Although it was the locomotive that made the railway - hitherto represented by only a few colliery tramroads - a commercial success, there were among the pioneers men who wondered if trains could not be worked speedily and efficiently without the use of locomotives at all. In the first place, it was thought that locomotives would be unable to climb the hills. Brunel was quite prepared to find that he had to wind trains up the long bank through the Box Tunnel, although he hoped that his broad-gauge engines would develop great power. In the event, they proved equal to the climb, and cables were never used at Box, as they were on some other inclines in the country. The blow-holes which Brunel had sunk from the hill-top into the tunnel were necessary, after all, for ventilation; they helped to clear the smoke which pessimists had said would suffocate the passengers in what was then the longest tunnel in the world.
Smoke was the second objection to the locomotive. It may not have been worse than dust on the road, and it certainly was not as bad as the mud, but it the impression that the railway was dirty. It told, to, of travelling fire. Farmers were afraid that their ricks would be set alight by sparks from the passing engines; folk in town feared a like danger to their houses. London sought to keep the locomotive at bay if the railway should come within her bounds. True, she used engines on her first line, the London and Greenwich Railway, part of which was opened late in 1830, but she worked her second line, the Blackwall Railway, which touched the City, by cable. It was even thought necessary, when the Birmingham line was opened for the locomotives to be taken off at Camden and the trains wound into and out of Euston.
Winding was an old colliery practice and possibly rather clumsy; and so engineers were soon trying to think of a better way of running a line without locomotives. Although locomotives had shown that they were practicable, they were not altogether popular at a time when those who were interested in the old horse traffic on the road were ready to spread tales against them.
There were powers other than steam; both water and air had been successfully employed by man for centuries. Water has never been used to work a railway except in the instance of some cliff lines, which are really lifts, where one car, weighted with a full tank, draws up another with an empty tank. But there was an early proposal to build an elevated line to Brighton, on which trains fitted with sails should be carried along by the wind. Because of the fitfulness of the wind, this would not have been a line on which any sort of timetable could have been kept, and it was never more than a picturesque dream.
But the air was to play its part on the railway by providing power through what we should now think of as the third rail. The eighteen-forties, when lines were being built and extended everywhere, saw in London, South Devon, and Ireland, a gallant experiment which was rather grandly called the Atmospheric Railway.
There was already the pneumatic tube along which, if the air were drawn out at one end, a piston or carrier was shot by the force of air coming in at the other end. A message in the carrier could be sent speedily by this method. Clegg and Samuda conceived the idea that, if some connexion could be made between the piston in the tube and a train outside it, the piston would draw the train along at least as fast as a locomotive could draw it. This meant that there had to be throughout the whole length of the tube a slot from which a bar could come up to make a coupling with the train. That raised the problem as to how the tube could be kept air-tight, as it should be if it were to work properly.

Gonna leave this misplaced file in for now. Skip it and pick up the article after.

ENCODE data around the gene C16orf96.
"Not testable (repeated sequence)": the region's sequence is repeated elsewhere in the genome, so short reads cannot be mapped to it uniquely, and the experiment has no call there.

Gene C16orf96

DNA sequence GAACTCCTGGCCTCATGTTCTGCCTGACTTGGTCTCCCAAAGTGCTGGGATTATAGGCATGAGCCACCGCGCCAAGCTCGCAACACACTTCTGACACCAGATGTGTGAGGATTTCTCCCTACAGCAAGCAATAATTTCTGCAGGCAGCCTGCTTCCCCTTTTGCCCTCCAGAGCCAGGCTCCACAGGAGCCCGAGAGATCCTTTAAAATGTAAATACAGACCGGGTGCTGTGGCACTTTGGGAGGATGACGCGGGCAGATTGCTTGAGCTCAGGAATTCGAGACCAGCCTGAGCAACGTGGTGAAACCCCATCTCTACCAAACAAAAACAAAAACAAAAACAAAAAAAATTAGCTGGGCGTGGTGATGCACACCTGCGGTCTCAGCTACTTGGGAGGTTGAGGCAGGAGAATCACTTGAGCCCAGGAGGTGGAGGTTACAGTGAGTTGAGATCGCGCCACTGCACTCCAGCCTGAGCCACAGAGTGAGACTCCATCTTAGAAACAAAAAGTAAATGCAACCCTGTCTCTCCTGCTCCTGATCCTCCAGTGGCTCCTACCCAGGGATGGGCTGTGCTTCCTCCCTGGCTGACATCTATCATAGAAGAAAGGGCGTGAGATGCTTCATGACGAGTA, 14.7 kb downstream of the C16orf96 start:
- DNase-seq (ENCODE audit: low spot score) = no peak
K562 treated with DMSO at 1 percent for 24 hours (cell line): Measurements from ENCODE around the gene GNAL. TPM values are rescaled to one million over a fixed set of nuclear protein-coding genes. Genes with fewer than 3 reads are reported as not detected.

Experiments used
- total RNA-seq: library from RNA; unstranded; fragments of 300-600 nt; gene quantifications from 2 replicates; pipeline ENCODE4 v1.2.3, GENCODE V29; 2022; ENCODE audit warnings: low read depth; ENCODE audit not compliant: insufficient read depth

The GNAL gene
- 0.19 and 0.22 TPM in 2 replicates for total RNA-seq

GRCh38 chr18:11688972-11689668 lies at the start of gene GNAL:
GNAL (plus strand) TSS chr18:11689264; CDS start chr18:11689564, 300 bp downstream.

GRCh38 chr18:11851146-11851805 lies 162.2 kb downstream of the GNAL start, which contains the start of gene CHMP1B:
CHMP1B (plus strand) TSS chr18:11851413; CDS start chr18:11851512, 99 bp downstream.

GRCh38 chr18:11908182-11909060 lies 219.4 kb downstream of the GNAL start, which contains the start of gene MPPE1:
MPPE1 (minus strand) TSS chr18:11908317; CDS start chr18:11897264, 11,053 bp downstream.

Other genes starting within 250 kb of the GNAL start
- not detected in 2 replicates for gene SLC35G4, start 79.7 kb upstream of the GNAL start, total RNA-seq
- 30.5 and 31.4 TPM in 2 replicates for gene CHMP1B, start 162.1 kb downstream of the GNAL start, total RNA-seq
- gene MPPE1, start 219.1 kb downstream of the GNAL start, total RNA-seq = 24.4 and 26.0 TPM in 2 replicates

The plan adopted was, perhaps, the only possible one. A leather flap was laid over the slot, and, as the coupling came by, two little wheels running before it raised the flap and so gave passage. Behind the coupling the flap fell back over the slot and closed it. Theoretically, there should have been no leakage; in practice, as was proved later, there was a good deal; and it was that which caused the system to fail.
Clegg and Samuda tried out their pipe on a track at Wormwood Scrubbs, which is now part of the West London Railway (London, Midland and Scottish and Great Western Joint) that runs through Addison Road. The trials were made there, perhaps, because at the time there was no other use for the line. They were successful enough to impress Brunel. He had finished the Great Western and the Bristol and Exeter, and was now pushing on with the South Devon Railway. So far he had built an easy line which, although it might give a few long climbs, did not give a really severe one.
But beyond Newton Abbot he was faced with difficult country. He had to go up and down over the spurs of Dartmoor to get to Plymouth. There was nothing for it but to make a switchback. Once more he doubted if locomotives could climb the hills. So he decided to use the atmospheric system between Exeter and Plymouth and, perhaps, even in Cornwall. That should give him in each train, as it came to a stiff climb, a reserve of power from a stationary engine which there was no need to build within the narrow limits that had to be considered on a locomotive.
While he was building the first section of the South Devon from Exeter to Newton Abbot he laid down the pipeline with the rest of the track.
The equipment was not ready when the railway was opened in May, 1846, and locomotives had to be used; but the work was pushed forward, for the public was impatient to see the atmospheric trains. Maybe much had been promised of the smoothness and cleanliness of the system; at any rate, a train without an engine would be a wonder to see and travel in.